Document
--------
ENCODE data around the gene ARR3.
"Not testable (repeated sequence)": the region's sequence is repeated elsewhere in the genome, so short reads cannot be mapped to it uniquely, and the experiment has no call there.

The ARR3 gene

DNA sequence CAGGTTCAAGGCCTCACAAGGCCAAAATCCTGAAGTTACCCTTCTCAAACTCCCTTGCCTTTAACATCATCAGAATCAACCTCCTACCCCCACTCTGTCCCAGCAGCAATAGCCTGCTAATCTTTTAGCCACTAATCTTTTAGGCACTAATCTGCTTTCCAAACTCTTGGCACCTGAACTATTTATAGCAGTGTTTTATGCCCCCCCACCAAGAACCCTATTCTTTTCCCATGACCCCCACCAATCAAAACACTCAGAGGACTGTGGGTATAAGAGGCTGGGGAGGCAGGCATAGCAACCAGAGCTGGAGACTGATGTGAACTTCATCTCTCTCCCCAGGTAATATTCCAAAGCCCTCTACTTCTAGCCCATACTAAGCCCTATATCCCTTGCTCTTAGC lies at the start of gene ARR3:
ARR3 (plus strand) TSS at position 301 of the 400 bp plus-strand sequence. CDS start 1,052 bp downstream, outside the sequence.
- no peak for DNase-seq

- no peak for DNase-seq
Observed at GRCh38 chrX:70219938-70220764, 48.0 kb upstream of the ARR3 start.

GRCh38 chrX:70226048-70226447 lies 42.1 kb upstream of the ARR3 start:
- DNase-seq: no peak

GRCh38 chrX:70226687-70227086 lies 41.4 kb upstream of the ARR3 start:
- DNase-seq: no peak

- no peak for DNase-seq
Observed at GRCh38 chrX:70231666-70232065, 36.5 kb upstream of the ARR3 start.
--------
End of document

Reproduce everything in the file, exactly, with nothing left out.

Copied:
ENCODE data around the gene ARR3.
"Not testable (repeated sequence)": the region's sequence is repeated elsewhere in the genome, so short reads cannot be mapped to it uniquely, and the experiment has no call there.

The ARR3 gene

DNA sequence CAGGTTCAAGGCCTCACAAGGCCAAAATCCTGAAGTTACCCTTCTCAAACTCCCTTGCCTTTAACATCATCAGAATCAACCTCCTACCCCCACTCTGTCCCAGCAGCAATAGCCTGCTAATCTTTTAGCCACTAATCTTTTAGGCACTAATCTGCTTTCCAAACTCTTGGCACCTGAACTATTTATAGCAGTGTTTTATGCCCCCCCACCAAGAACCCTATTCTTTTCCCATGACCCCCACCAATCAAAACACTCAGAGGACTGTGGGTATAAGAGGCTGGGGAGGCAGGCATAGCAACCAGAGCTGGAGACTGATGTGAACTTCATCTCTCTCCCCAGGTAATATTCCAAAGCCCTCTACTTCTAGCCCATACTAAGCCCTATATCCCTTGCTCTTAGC lies at the start of gene ARR3:
ARR3 (plus strand) TSS at position 301 of the 400 bp plus-strand sequence. CDS start 1,052 bp downstream, outside the sequence.
- no peak for DNase-seq

- no peak for DNase-seq
Observed at GRCh38 chrX:70219938-70220764, 48.0 kb upstream of the ARR3 start.

GRCh38 chrX:70226048-70226447 lies 42.1 kb upstream of the ARR3 start:
- DNase-seq: no peak

GRCh38 chrX:70226687-70227086 lies 41.4 kb upstream of the ARR3 start:
- DNase-seq: no peak

- no peak for DNase-seq
Observed at GRCh38 chrX:70231666-70232065, 36.5 kb upstream of the ARR3 start.